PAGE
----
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Additionally: planetariums, #HomeMadeGermany, Sounds of Germany, cherry blossoms, Sustainable travel destinations, and 1,700 years of Jewish life in Germany.
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Top 100
Top 100 © DZT 
The search for the most popular sights and attractions in Germany goes into the next round! You can now choose your personal favorite destination. The most frequently mentioned sights, leisure facilities, events, cultural sites, and natural landscapes receive the coveted Top100 seal. You can either type your suggestion in a form, or select a choice from our pre-existing list of highlights.

Vote now!

Additionally, explore #HomeMadeGermany, sustainable travel destinations, "Sounds of Germany," planetariums, and streets filled with cherry blossoms. We also provide an outlook on the anniversary of 1,700 years of Jewish life in Germany, which is going to be highlighted throughout the year.
Reach new boundaries
Jena: Zeiss-Planetarium (C) Zeiss Planetarium Jena - Sternevent GmbH
Jena: Zeiss-Planetarium
© Zeiss Planetarium Jena - Sternevent GmbH
Discover the stars
The Zeiss Planetarium Jena, which opened in 1926, is the oldest of its kind globally, and also the largest in Germany, thanks to its dome measuring 82 ft. in diameter. The ESO Supernova planetarium near Munich is a cutting-edge astronomy center, providing an immersive experience that will leave you in awe of the universe we live in.

Interested in discovering more? Embark on a trip through space by visiting the planetariums and observatories of Münster, Stuttgart, Nuremberg, Hamburg, or Bochum.
Embark on a Space tour
What have the Lyoner pan, the Bavarian pork knuckle, or Hasselback potatoes in common? These are several of our new recipes we gathered for you to try out at home. Some of the culinary delicacies have a tradition dating back hundreds of years. Others are relatively "new" to the dinner table.

We also present some sweet delights, including Franzbrötchen (cinnamon rolls), Bremer Klaben, and Berliner (which, by the way, are called differently in the city of Berlin). Do not forget to try out our wine recommendations as well. Guten Appetit!
The Taste of Germany
Homemade Franzbrötchen and a cup of coffee (C) getty images, Westend61
Homemade Franzbrötchen © Getty Images, Westend61
Erfurt, Krämerbrücke at dusk © TTG, Martin Kirchner
Erfurt, Krämerbrücke at dusk © TTG, Martin Kirchner
1,700 years of Jewish life
Back in the year 321, Cologne, then the capital of the Lower Germanic province of the Roman empire, inspired an official edict that marks the earliest evidence of Jewish life in Germany. In 2021, the country will celebrate 1,700 years of Jewish culture and traditions.

From Augsburg to Trier, evidence of early Jewish life remains in many different German cities. Hence, commemorations are planned from Franconia to Thuringia, and online alternatives will be set up in case of additional or continued lockdowns.⁠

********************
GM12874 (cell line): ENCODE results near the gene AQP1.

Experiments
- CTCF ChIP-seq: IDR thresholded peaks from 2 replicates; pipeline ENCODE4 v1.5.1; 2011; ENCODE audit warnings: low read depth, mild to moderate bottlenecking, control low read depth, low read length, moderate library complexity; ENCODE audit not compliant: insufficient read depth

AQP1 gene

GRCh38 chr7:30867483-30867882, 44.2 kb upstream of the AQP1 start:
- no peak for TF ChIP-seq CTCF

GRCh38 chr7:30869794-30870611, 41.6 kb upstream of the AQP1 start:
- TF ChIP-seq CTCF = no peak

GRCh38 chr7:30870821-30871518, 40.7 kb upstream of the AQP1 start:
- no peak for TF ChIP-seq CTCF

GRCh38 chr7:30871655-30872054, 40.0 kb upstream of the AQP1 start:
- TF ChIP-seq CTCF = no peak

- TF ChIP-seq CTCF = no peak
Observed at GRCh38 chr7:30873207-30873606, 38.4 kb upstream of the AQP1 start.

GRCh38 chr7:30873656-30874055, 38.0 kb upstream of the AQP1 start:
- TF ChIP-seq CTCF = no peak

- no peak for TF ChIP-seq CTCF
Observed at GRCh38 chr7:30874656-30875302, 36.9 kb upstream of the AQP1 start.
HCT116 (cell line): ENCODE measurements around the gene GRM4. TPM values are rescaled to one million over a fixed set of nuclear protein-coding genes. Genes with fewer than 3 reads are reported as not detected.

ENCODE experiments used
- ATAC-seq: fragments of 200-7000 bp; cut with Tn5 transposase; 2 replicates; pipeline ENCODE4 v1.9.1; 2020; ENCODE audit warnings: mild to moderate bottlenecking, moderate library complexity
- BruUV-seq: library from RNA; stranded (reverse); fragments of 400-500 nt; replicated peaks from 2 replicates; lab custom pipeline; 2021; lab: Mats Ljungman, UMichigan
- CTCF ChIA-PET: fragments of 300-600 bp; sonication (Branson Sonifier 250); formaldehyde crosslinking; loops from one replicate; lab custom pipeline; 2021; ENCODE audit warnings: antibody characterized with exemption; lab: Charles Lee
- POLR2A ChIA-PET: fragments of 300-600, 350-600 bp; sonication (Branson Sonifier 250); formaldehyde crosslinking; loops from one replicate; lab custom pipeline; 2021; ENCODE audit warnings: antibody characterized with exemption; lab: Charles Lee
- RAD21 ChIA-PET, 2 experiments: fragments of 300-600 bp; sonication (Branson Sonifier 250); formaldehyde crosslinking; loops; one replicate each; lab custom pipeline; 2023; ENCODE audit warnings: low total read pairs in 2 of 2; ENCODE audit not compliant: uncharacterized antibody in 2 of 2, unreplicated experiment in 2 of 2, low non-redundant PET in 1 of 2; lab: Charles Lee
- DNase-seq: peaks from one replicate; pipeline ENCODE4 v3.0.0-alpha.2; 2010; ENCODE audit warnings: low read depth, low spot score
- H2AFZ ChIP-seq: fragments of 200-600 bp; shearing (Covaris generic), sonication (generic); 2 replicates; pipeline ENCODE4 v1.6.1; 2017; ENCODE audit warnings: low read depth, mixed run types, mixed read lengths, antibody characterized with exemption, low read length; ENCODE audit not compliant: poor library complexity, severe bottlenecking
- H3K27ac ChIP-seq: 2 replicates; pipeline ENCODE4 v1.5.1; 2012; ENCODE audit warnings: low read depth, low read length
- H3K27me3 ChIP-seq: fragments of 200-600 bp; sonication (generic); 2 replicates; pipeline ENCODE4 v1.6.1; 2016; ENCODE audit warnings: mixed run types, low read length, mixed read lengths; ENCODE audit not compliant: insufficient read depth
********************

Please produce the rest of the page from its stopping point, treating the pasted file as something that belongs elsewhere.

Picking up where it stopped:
Jewish Culture in Germany
Cherry blossom magic
The Bilderberg Bellevue Hotel Dresden has a unique history: in 1985, it simultaneously opened with the newly restored Semperoper (which dates back to 1841).
The city of Dresden with Japanese supporters renovated the historic building, and created a public garden with Baroque and Japanese elements.
In spring, cherry and plum trees are blooming in full force. The garden leads directly to the Elbe meadows, offering a splendid view of Dresden's old town.
Where else to find cherry blossoms in Germany? Head to Berlin, Munich, Hamburg, Dortmund, and Bonn for refreshing pops of color.
Germany in bloom
Dresden: Spring on the Neustädter Ufer with a view of the city © Dresden Marketing GmbH, Sylvio Dittrich
Dresden: Spring on the Neustädter Ufer with a view of the city © Dresden Marketing GmbH, Sylvio Dittrich
Frankfurt/Main: Opera House, cherry blossom (C) GNTB, Frank Blümler Photograph
Frankfurt/Main: Opera House, cherry blossom © GNTB, Frank Blümler Photograph
Enjoy the Sounds of Germany
Put on your headphones and enjoy the Sounds of Germany! Many influential composers have inspired Germany with their artisitic works, and various destinations in Germany are offering online concerts for you to enjoy.
Embark on a journey through Ludwig van Beethoven’s life, or discover Pop & Rock, DJ's, or "Schlager", a truly German phenomenon.
Let yourself be inspired by milestones in history, personal stories, outstanding events, innovative sound sensations and unexpected perspectives.
"Press Play!"
Sustainable travel
What have a hike in the wine region of Deidesheim (Rhineland-Palatinate), a cattle drive in the Allgäu (Bavaria), a donkey tour through Brandenburg, a night in a suspended tree tent in Saarland, and a heath ranger tour in Lower Saxony in common?

All these are some of the destinations and activities we have curated for your next sustainable travel experience. Additionally, we gathered a selection of environmentally friendly transportation options and included accommodations that offer sustainable stays.
FeelGood Tips
Lüneburger Heide: Totengrund © Lüneburger Heide GmbH, Markus Tiemann
Lüneburger Heide: Totengrund
© Lüneburger Heide GmbH, Markus Tiemann
#DiscoverGermanyFromHome (C) GNTO
#DiscoverBeethoven © GNTO
© Adobe Stock/just83in
picture database
picture database
© Getty Images / instamatics
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This newsletter is a product of the Deutsche Zentrale für Tourismus e.V. (DZT) / German National Tourist Board (GNTB), Beethovenstraße 69, 60325 Frankfurt/Main, Tel. +49 (0)69 974640, Fax +49 (0)69 751903,
The German National Tourist Board (GNTB) is represented by its Executive Directors Petra Hedorfer and Reinhard Werner. The GNTB is entered in the register of associations of the Frankfurt am Main Local Court, registration no. 5190. VAT Registration No.: DE 114 234 956
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